Is saline tattoo removal cheaper than lasers?
I saw on Youtube that the doctor puts salt over the wound at the end of the procedure. I'm not sure what the purpose is, probably to absorb the ink, even though it must be pretty painful. However, if it does the job and it's way cheaper, I would give it a try in a heartbeat. I have a ridiculously bad tattoo from when I was in high school and I've never had the courage and money to have it removed. What should I know about saline tattoo removal?
I ended up trying a saline removal because lasers seemed a bit too risky. During the process, the person basically tattooed over my tattoo with a saline solution before patting a salt paste onto it. They said that the salt helps to push the tattoo ink closer to the top of the skin, so it can be exfoliated away. Due to the size and color of my tattoo, it ended up being about $200 per session for saline removal, which was over $100 cheaper than the laser removal places in my area. The saline removal took longer and didn't remove the tattoo entirely like a laser removal, but it did lighten it enough for me to get a coverup.
It obviously depends on how complex your tattoo is, but it can be cheaper than laser for sure. I’ve heard up 70% faster. The cost per treatment is about the same, but it takes fewer treatments. It took me 4 sessions to have my tattoo faded. There’s lower risk of side-effects, but the tattoo won’t fully go away like it could with laser removal. The saline removal process is pretty simple. They essentially tattoo a saline solution into your tattoo and put a salt paste onto the open wound. The salt will draw the pigment out and then it can be wiped away. It has a similar healing process to laser. It will still scab over and be tender, but like I said before it takes fewer treatments to get the tattoo faded significantly.
Saline tattoo removal is usually cheaper than laser removal. I can't find any exact numbers on the saline treatment but laser treatments can run you $200 to $500 for each treatment. Most places that provide saline tattoo removal claim that you will need 50 to 75% fewer sessions than you would with lasers but I can't find anything to support that.
The main reason for that is that the saline method can remove all colors at each sitting while the laser settings need to be adjusted for different colors. It isn't a hugely popular solution for people and I feel like that's because laser is a more appropriate and proven tactic to remove any unwanted tattoos.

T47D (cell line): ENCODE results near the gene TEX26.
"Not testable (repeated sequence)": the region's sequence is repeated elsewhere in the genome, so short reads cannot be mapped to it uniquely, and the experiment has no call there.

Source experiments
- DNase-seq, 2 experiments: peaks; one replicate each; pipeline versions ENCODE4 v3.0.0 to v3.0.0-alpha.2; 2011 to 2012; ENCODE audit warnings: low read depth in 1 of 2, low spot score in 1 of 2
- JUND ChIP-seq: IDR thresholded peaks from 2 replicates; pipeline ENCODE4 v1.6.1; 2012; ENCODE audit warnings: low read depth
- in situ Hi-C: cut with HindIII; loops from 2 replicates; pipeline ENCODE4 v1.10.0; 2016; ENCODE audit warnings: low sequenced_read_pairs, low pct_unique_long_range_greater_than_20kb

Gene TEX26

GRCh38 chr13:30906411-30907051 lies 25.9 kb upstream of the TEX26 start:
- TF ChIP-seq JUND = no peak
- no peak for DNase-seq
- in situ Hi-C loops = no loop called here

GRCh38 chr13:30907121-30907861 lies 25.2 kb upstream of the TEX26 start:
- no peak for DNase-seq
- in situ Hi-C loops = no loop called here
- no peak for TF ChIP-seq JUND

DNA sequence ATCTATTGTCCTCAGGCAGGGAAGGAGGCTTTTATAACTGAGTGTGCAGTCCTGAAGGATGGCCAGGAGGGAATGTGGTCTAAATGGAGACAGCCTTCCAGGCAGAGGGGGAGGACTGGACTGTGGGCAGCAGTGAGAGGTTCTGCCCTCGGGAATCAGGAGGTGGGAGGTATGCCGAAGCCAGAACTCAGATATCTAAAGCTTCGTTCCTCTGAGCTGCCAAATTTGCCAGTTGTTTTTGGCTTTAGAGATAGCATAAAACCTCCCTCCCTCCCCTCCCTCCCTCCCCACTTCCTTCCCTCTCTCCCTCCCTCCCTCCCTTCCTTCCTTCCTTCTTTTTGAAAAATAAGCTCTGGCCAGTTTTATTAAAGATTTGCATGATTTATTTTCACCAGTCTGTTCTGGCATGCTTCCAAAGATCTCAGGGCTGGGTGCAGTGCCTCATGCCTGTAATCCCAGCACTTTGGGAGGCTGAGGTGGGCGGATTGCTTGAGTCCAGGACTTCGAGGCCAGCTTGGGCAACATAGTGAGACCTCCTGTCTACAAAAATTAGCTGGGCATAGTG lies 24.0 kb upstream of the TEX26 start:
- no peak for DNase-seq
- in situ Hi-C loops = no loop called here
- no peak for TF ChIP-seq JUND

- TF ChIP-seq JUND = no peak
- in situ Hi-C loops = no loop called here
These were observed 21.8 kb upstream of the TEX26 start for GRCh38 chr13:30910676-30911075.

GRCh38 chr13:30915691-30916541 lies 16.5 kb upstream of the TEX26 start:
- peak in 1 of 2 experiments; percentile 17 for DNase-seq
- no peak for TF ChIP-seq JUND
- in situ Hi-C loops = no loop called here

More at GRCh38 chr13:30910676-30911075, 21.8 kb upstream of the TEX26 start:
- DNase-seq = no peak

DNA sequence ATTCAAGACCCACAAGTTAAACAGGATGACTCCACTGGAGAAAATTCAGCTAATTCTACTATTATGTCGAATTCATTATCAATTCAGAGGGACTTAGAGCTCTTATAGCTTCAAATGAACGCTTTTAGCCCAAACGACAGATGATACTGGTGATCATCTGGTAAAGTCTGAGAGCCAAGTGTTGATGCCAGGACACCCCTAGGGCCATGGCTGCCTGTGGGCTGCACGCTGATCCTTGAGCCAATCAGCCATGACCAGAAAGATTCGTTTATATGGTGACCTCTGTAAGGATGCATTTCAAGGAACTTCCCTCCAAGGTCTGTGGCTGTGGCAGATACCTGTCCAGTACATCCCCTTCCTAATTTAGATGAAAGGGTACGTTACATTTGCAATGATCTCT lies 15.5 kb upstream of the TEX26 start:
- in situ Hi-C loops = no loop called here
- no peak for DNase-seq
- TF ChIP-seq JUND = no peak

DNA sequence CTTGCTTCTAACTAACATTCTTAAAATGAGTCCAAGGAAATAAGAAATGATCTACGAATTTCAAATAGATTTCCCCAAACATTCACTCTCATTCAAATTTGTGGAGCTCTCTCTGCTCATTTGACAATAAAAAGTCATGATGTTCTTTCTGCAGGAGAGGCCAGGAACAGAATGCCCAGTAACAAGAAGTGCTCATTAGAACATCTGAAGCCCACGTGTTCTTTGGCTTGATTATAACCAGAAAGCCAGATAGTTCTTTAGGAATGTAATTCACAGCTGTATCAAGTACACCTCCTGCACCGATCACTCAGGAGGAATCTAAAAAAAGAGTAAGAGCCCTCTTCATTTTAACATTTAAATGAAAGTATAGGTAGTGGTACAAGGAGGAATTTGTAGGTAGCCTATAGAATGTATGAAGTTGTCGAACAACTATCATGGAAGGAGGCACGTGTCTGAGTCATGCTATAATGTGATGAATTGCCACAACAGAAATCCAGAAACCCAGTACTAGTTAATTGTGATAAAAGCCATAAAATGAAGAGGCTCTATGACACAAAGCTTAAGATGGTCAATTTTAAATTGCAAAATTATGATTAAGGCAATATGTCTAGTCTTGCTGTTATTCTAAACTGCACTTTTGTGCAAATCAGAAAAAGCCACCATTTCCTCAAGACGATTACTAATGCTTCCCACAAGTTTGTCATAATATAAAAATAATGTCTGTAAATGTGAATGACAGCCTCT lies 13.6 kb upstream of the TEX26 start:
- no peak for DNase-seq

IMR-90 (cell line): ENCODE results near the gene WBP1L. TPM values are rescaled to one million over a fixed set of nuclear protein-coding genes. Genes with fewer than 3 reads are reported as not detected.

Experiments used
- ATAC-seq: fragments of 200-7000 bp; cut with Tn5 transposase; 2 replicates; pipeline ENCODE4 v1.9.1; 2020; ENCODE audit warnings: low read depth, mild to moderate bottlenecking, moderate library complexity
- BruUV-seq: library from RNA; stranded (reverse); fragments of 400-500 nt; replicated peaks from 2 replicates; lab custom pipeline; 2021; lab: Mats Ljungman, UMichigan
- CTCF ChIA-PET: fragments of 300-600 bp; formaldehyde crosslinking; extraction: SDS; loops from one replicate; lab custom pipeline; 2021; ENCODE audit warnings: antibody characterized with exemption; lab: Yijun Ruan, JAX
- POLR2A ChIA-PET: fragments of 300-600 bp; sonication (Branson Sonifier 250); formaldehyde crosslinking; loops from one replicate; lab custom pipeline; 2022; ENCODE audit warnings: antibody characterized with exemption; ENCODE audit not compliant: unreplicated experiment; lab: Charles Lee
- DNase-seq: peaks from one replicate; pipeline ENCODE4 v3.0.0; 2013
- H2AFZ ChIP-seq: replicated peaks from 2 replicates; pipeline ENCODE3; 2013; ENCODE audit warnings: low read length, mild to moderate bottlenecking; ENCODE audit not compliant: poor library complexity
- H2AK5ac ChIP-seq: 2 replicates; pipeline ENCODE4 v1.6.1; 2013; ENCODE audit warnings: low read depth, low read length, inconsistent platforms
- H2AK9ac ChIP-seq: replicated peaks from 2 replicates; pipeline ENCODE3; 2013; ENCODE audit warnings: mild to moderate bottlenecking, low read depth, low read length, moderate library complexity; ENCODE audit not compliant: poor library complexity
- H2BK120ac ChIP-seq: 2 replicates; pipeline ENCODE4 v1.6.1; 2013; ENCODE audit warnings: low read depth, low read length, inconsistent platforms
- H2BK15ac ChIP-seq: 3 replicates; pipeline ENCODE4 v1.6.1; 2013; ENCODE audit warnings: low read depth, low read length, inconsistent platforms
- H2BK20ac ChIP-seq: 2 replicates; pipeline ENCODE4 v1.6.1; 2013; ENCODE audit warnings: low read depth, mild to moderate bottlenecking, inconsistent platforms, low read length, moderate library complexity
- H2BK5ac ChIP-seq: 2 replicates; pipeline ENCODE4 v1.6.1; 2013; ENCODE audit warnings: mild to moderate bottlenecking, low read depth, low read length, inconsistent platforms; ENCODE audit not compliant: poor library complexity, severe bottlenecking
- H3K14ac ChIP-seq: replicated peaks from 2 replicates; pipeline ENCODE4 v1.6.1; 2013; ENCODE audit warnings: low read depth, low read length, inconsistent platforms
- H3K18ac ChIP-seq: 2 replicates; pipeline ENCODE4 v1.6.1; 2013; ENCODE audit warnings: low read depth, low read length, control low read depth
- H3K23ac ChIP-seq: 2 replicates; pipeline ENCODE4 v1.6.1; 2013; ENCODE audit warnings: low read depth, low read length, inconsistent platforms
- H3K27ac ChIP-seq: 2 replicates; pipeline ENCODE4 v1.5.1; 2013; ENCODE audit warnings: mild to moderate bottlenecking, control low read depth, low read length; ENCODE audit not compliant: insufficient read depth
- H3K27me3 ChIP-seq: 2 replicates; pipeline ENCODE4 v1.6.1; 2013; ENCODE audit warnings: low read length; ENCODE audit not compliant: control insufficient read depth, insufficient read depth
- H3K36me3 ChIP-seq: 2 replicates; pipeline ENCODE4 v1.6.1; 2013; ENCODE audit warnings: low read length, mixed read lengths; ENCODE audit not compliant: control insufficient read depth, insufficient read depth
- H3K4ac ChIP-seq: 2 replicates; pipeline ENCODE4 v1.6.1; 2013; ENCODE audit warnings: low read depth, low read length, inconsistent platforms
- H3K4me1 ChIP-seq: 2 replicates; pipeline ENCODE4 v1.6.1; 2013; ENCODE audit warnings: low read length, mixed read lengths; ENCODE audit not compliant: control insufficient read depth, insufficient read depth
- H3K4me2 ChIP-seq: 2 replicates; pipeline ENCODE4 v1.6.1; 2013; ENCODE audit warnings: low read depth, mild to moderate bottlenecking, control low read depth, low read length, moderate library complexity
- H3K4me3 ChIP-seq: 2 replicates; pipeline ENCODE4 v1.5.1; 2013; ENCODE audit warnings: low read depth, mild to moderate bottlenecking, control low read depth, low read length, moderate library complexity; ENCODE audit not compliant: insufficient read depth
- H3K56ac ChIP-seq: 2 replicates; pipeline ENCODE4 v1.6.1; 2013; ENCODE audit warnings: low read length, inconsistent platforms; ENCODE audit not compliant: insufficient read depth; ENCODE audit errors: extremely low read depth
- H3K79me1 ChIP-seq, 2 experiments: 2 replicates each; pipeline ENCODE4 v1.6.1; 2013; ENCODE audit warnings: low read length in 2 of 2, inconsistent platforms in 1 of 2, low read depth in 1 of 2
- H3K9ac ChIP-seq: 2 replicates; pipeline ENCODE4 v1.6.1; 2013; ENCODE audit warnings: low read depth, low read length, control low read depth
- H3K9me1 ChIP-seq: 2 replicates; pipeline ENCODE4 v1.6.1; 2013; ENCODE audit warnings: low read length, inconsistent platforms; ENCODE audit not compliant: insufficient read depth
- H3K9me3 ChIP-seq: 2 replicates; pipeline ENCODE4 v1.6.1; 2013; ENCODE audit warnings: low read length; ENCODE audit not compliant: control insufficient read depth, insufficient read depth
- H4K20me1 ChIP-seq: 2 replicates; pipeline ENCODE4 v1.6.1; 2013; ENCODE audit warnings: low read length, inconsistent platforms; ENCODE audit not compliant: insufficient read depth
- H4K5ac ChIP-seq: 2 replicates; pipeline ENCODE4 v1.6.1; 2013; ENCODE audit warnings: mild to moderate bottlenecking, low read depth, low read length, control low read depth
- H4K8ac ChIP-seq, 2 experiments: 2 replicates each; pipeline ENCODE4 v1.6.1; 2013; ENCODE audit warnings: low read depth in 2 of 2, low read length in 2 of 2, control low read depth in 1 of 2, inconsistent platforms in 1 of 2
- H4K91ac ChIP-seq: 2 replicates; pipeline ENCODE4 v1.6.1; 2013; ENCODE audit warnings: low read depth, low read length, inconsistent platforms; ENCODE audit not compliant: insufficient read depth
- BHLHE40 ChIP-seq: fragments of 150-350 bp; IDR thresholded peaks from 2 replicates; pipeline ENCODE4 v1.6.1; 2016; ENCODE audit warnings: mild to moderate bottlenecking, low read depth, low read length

If you are like me, you have very, very sensitive skin. Yet now, we want to get rid of that tattoo that just did not go right. Using the saline tattoo removal process was recommended because of my skin type. It still didn't feel good, but it was definitely worth it since my skin seemed to take it very well.
The way this works is by the tattooed area being opened up and then a salt paste is applied basically to the open wound. The salt works by pulling the ink particles to the surface as the paste dries. Then, they wear away naturally as long as you do not sit there and pick at it.
This could be considered a cheaper process since you will only need three or four treatments. If you consider laser removal treatments, you could actually need several more, meaning spending more money. But, do not expect the tattoo to go completely away. My tattoo was mostly black, and this process lightened considerably which made it possible for me to get a much better tattoo in that spot.
Saline tattoo removal is definitely a cheaper method than laser surgery. Because laser tattoo removal uses machines that usually target different colors, it may take several sessions to get rid of a single tattoo. These sessions can be very expensive based on the size of the tattoo and the color present. If you compare this to saline tattoo removal which is done in far less treatments and is effective in removing the entire tattoo, the winning procedure is clearly the one that takes less time and less money. My aunt says it was a lot more pain than she bargained for but in the end she saved way more money and still got the tattoo removed so it was worth it in her opinion.
Calling this process a tattoo removal can be a little bit of a misnomer. The tattooed area is opened up, and then a salt paste is applied. As it dries, the tattoo ink pigment is brought to the surface and naturally wears away.
This process was recommended to me because I have very sensitive skin. Laser tattoo removal treatments can take several treatments spread pretty far apart, but with this kind I only needed four treatments.
Now, as to the misnomer... This will only lighten the tattoo, but it is quite pale in comparison to what it used to be. The good news about this process though, although it causes a bit of bruising, but as soon as my treatments were done, I was able to get a much better tattoo instead of the messed up one that was there in the first place.
This is especially useful since my original tattoo was very dark and I really wanted to add some color to my skin.